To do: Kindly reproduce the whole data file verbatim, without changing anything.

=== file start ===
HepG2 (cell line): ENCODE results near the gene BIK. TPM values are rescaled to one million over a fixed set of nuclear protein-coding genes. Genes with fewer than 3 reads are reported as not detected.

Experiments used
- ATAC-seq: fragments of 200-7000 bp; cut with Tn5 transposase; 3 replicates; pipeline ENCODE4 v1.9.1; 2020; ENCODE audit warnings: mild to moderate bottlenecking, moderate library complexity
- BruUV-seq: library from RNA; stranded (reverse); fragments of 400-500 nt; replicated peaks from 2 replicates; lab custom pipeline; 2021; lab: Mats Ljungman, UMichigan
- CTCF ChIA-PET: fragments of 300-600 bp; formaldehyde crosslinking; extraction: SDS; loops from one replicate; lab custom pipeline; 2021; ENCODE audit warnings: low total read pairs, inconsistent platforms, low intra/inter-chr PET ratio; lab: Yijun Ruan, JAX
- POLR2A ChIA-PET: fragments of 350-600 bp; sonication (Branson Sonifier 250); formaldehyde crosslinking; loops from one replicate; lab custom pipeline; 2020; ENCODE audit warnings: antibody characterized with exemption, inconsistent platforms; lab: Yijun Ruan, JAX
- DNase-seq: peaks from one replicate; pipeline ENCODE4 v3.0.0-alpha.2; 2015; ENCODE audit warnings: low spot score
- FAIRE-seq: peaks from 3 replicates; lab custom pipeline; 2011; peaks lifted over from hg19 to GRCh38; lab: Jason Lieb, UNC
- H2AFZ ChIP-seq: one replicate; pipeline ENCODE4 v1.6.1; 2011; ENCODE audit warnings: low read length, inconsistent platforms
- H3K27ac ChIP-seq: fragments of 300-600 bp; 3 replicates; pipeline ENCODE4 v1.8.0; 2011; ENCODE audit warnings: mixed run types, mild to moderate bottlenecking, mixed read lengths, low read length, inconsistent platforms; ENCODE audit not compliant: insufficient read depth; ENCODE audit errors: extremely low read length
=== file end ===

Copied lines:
HepG2 (cell line): ENCODE results near the gene BIK. TPM values are rescaled to one million over a fixed set of nuclear protein-coding genes. Genes with fewer than 3 reads are reported as not detected.

Experiments used
- ATAC-seq: fragments of 200-7000 bp; cut with Tn5 transposase; 3 replicates; pipeline ENCODE4 v1.9.1; 2020; ENCODE audit warnings: mild to moderate bottlenecking, moderate library complexity
- BruUV-seq: library from RNA; stranded (reverse); fragments of 400-500 nt; replicated peaks from 2 replicates; lab custom pipeline; 2021; lab: Mats Ljungman, UMichigan
- CTCF ChIA-PET: fragments of 300-600 bp; formaldehyde crosslinking; extraction: SDS; loops from one replicate; lab custom pipeline; 2021; ENCODE audit warnings: low total read pairs, inconsistent platforms, low intra/inter-chr PET ratio; lab: Yijun Ruan, JAX
- POLR2A ChIA-PET: fragments of 350-600 bp; sonication (Branson Sonifier 250); formaldehyde crosslinking; loops from one replicate; lab custom pipeline; 2020; ENCODE audit warnings: antibody characterized with exemption, inconsistent platforms; lab: Yijun Ruan, JAX
- DNase-seq: peaks from one replicate; pipeline ENCODE4 v3.0.0-alpha.2; 2015; ENCODE audit warnings: low spot score
- FAIRE-seq: peaks from 3 replicates; lab custom pipeline; 2011; peaks lifted over from hg19 to GRCh38; lab: Jason Lieb, UNC
- H2AFZ ChIP-seq: one replicate; pipeline ENCODE4 v1.6.1; 2011; ENCODE audit warnings: low read length, inconsistent platforms
- H3K27ac ChIP-seq: fragments of 300-600 bp; 3 replicates; pipeline ENCODE4 v1.8.0; 2011; ENCODE audit warnings: mixed run types, mild to moderate bottlenecking, mixed read lengths, low read length, inconsistent platforms; ENCODE audit not compliant: insufficient read depth; ENCODE audit errors: extremely low read length